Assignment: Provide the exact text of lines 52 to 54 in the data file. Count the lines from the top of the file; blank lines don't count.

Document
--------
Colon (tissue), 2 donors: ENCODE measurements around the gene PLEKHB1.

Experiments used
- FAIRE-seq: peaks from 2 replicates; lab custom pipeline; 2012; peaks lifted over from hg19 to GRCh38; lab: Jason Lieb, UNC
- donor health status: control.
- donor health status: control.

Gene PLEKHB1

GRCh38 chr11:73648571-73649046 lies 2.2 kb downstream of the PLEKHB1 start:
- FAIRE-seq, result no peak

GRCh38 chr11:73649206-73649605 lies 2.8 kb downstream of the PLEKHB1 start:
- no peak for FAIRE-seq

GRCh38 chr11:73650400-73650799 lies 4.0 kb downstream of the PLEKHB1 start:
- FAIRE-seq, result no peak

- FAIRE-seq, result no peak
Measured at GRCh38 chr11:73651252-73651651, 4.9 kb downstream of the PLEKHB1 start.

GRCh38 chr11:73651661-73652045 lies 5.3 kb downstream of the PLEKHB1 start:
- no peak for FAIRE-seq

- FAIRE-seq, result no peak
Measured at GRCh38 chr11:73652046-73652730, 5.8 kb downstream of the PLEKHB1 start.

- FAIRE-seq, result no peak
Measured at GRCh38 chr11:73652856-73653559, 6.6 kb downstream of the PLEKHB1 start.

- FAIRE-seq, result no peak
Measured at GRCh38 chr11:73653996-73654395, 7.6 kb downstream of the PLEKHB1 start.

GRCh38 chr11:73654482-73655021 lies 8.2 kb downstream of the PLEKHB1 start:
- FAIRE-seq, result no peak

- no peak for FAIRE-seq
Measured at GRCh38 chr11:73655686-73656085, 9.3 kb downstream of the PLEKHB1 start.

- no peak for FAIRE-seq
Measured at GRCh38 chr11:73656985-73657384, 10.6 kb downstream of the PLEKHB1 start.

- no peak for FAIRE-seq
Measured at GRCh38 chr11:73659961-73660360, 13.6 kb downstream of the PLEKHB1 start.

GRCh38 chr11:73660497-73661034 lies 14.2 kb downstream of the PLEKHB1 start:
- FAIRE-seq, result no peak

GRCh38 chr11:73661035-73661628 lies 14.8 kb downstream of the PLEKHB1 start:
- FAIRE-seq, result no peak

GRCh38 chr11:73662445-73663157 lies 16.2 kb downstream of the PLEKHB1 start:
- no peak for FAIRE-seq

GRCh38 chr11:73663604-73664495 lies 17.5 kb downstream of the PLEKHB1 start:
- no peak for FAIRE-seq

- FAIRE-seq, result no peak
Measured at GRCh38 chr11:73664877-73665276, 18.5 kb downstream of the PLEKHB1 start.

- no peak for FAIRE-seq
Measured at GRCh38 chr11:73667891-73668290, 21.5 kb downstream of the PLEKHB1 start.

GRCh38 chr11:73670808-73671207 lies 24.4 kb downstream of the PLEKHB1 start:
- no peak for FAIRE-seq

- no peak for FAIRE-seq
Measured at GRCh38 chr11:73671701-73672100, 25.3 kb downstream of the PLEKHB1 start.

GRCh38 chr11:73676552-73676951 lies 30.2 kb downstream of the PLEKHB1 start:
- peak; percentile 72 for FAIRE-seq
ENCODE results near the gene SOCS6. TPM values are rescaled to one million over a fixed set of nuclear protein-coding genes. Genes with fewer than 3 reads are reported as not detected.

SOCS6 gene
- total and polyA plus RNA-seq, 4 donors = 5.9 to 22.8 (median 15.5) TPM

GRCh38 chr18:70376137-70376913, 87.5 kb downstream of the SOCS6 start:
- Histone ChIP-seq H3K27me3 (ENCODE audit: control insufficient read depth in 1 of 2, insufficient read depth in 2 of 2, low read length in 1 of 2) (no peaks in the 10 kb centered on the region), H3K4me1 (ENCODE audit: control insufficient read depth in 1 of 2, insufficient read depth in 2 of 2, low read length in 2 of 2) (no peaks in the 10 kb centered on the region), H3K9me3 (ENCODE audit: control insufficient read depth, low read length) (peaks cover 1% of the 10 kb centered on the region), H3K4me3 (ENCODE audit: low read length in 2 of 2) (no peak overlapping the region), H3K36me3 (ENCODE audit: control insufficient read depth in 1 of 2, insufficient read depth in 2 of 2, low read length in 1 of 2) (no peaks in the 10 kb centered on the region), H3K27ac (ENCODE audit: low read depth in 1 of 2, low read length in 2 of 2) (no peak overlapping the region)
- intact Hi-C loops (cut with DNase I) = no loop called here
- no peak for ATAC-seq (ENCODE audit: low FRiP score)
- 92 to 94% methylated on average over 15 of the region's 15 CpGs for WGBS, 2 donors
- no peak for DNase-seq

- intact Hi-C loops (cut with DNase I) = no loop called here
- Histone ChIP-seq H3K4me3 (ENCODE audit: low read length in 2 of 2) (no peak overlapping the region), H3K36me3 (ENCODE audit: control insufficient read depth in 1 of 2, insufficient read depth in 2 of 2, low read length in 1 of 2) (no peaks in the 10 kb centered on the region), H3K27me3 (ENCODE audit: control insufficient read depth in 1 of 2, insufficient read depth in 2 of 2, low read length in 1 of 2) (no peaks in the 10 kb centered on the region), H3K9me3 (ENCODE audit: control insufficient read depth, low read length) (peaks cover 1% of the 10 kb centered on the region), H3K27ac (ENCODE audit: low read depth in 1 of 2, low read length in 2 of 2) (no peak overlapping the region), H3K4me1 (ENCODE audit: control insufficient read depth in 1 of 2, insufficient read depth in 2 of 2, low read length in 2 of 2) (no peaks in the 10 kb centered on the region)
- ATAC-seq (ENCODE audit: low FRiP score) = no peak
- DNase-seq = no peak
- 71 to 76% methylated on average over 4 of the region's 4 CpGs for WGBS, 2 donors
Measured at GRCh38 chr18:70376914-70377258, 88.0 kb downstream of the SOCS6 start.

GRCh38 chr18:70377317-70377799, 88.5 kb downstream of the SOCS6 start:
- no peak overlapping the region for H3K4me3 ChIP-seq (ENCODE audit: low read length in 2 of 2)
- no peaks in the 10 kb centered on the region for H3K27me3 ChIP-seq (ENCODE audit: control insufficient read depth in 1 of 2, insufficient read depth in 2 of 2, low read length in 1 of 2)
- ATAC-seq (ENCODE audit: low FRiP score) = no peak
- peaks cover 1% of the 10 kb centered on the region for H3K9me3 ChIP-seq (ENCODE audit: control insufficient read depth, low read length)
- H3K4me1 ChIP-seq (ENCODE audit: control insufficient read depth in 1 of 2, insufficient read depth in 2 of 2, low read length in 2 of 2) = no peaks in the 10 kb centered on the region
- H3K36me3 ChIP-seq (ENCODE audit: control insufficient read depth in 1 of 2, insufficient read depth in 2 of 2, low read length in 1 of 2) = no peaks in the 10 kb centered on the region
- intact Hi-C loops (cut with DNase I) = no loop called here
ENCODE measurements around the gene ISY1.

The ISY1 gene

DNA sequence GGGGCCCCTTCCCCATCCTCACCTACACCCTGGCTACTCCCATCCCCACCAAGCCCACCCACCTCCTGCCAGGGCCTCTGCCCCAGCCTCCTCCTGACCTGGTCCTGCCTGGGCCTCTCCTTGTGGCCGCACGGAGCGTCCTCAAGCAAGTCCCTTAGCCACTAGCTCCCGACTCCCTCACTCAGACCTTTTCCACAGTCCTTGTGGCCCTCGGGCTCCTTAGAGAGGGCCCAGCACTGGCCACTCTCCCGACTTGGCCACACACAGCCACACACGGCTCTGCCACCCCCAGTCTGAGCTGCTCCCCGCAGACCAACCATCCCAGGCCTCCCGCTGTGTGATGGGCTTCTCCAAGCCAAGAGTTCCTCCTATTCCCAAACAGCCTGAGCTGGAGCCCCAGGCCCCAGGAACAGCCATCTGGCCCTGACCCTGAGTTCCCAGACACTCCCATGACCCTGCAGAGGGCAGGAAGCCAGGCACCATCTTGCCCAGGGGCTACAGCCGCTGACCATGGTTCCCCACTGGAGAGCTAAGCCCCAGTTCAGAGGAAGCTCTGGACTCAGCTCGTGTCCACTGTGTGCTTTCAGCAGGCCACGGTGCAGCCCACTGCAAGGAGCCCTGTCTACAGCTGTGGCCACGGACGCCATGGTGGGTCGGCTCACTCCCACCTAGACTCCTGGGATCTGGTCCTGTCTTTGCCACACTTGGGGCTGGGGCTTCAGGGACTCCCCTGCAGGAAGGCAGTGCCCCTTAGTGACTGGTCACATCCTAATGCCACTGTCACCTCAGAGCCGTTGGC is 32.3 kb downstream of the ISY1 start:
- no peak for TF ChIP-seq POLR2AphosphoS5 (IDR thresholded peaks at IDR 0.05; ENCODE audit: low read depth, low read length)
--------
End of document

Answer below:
GRCh38 chr18:70376137-70376913, 87.5 kb downstream of the SOCS6 start:
- Histone ChIP-seq H3K27me3 (ENCODE audit: control insufficient read depth in 1 of 2, insufficient read depth in 2 of 2, low read length in 1 of 2) (no peaks in the 10 kb centered on the region), H3K4me1 (ENCODE audit: control insufficient read depth in 1 of 2, insufficient read depth in 2 of 2, low read length in 2 of 2) (no peaks in the 10 kb centered on the region), H3K9me3 (ENCODE audit: control insufficient read depth, low read length) (peaks cover 1% of the 10 kb centered on the region), H3K4me3 (ENCODE audit: low read length in 2 of 2) (no peak overlapping the region), H3K36me3 (ENCODE audit: control insufficient read depth in 1 of 2, insufficient read depth in 2 of 2, low read length in 1 of 2) (no peaks in the 10 kb centered on the region), H3K27ac (ENCODE audit: low read depth in 1 of 2, low read length in 2 of 2) (no peak overlapping the region)
- intact Hi-C loops (cut with DNase I) = no loop called here